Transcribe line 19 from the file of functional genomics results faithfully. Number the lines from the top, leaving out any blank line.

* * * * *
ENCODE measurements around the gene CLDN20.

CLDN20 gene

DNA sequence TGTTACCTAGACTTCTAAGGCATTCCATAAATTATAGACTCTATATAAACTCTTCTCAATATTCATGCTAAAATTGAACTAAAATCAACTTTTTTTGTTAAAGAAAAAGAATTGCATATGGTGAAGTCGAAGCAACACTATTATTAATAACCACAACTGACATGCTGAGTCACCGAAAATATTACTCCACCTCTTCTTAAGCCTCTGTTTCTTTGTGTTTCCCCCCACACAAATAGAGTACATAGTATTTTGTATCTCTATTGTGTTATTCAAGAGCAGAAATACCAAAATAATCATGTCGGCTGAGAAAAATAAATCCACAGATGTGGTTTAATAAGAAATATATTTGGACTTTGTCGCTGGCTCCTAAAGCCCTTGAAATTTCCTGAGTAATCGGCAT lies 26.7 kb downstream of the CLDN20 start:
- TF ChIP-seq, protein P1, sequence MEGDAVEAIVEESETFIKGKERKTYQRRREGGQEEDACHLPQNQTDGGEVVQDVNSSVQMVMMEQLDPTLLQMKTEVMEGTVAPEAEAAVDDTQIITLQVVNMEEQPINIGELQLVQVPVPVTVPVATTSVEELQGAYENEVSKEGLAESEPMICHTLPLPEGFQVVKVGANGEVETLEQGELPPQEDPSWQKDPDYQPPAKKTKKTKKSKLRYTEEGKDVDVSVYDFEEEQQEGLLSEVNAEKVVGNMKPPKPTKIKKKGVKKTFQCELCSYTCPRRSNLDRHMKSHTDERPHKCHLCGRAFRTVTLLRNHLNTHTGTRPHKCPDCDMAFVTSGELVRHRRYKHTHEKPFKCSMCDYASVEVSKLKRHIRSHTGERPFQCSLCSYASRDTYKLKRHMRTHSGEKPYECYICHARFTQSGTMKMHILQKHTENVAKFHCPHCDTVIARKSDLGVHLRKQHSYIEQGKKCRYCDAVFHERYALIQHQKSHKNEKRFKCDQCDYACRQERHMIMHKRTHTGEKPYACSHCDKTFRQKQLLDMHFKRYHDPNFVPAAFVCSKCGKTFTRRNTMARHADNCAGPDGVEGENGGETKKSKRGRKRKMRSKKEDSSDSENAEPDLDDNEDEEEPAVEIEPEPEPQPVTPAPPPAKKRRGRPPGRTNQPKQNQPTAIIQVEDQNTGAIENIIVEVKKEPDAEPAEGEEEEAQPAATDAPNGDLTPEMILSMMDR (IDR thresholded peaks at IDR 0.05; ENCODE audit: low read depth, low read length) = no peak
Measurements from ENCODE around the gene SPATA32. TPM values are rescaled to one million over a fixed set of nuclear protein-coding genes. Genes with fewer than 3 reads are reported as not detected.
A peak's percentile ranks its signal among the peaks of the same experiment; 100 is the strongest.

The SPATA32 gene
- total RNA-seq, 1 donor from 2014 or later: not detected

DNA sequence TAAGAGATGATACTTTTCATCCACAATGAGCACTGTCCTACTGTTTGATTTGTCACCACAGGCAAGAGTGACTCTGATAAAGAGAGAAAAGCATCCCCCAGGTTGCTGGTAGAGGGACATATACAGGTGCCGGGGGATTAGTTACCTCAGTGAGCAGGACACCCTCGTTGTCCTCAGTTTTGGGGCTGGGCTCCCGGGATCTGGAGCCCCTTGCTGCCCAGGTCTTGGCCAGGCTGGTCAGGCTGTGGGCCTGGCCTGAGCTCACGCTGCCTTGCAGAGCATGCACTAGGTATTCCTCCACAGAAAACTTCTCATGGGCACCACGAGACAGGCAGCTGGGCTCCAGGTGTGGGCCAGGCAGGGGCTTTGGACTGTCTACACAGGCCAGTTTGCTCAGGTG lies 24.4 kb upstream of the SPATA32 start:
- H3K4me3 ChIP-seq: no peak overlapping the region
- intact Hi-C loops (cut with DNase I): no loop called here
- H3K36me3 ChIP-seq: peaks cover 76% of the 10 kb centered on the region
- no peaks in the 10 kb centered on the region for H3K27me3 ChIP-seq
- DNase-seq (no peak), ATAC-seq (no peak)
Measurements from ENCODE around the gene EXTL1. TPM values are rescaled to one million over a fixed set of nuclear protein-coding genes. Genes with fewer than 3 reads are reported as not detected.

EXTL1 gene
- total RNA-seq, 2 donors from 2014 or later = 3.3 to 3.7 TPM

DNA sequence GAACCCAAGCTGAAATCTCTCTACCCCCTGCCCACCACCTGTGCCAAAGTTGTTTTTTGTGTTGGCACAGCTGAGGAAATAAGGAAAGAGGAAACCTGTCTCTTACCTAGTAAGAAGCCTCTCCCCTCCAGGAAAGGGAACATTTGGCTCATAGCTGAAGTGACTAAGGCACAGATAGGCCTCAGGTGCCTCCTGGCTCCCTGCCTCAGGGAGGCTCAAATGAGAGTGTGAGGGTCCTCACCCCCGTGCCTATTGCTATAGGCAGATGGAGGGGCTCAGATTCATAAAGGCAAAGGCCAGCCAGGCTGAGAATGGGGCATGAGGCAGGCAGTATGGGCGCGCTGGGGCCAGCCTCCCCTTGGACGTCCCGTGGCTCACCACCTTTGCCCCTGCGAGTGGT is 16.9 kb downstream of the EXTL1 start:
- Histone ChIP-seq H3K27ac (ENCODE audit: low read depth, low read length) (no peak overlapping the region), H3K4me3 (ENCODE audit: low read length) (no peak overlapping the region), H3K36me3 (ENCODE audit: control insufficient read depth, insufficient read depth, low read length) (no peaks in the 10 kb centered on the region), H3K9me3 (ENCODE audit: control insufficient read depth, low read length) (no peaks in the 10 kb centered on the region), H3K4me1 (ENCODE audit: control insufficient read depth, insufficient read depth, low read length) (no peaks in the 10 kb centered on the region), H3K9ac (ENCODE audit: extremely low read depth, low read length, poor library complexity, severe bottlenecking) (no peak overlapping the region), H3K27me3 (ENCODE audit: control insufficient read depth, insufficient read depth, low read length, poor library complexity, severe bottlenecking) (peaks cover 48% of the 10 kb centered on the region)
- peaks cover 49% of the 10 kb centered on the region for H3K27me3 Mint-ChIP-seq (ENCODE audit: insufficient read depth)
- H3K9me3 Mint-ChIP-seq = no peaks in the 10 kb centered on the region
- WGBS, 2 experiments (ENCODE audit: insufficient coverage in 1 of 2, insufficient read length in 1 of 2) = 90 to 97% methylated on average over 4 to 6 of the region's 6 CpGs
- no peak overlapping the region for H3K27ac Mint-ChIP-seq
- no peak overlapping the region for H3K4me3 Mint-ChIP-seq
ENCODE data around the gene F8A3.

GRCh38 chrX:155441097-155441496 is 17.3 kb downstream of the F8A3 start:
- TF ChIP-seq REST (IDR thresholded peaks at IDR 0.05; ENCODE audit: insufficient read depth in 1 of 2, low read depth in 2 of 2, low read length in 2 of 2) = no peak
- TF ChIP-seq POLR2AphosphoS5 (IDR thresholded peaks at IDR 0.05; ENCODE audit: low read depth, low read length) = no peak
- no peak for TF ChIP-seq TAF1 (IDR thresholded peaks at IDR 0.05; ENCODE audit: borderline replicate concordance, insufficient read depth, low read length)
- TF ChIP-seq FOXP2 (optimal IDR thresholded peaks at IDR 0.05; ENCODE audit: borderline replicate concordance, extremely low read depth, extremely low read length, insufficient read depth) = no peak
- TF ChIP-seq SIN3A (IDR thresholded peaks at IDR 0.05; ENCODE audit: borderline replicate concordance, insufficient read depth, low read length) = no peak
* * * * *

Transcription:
- Histone ChIP-seq H3K27ac (ENCODE audit: low read depth, low read length) (no peak overlapping the region), H3K4me3 (ENCODE audit: low read length) (no peak overlapping the region), H3K36me3 (ENCODE audit: control insufficient read depth, insufficient read depth, low read length) (no peaks in the 10 kb centered on the region), H3K9me3 (ENCODE audit: control insufficient read depth, low read length) (no peaks in the 10 kb centered on the region), H3K4me1 (ENCODE audit: control insufficient read depth, insufficient read depth, low read length) (no peaks in the 10 kb centered on the region), H3K9ac (ENCODE audit: extremely low read depth, low read length, poor library complexity, severe bottlenecking) (no peak overlapping the region), H3K27me3 (ENCODE audit: control insufficient read depth, insufficient read depth, low read length, poor library complexity, severe bottlenecking) (peaks cover 48% of the 10 kb centered on the region)